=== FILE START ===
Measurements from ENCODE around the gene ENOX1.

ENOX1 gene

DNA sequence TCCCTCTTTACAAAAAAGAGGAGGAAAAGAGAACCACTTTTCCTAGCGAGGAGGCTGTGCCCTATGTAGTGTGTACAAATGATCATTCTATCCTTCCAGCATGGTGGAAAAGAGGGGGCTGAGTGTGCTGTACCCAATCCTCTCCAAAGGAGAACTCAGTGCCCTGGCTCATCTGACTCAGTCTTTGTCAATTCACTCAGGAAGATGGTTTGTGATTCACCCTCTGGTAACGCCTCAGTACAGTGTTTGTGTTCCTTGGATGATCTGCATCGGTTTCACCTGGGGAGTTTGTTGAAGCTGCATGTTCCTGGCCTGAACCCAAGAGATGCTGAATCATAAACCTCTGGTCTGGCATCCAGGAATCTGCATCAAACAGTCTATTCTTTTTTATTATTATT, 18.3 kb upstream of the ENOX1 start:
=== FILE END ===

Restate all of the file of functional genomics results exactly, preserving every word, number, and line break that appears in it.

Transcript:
Measurements from ENCODE around the gene ENOX1.

ENOX1 gene

DNA sequence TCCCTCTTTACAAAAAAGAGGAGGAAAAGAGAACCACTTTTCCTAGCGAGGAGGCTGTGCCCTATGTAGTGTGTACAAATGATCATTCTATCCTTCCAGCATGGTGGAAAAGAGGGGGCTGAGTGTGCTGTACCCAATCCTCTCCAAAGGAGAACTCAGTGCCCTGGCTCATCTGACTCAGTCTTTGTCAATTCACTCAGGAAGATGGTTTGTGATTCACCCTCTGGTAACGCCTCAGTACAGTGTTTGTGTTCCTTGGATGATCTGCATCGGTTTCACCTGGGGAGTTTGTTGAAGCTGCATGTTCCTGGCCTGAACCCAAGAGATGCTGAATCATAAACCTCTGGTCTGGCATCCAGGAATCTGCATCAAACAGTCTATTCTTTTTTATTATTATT, 18.3 kb upstream of the ENOX1 start: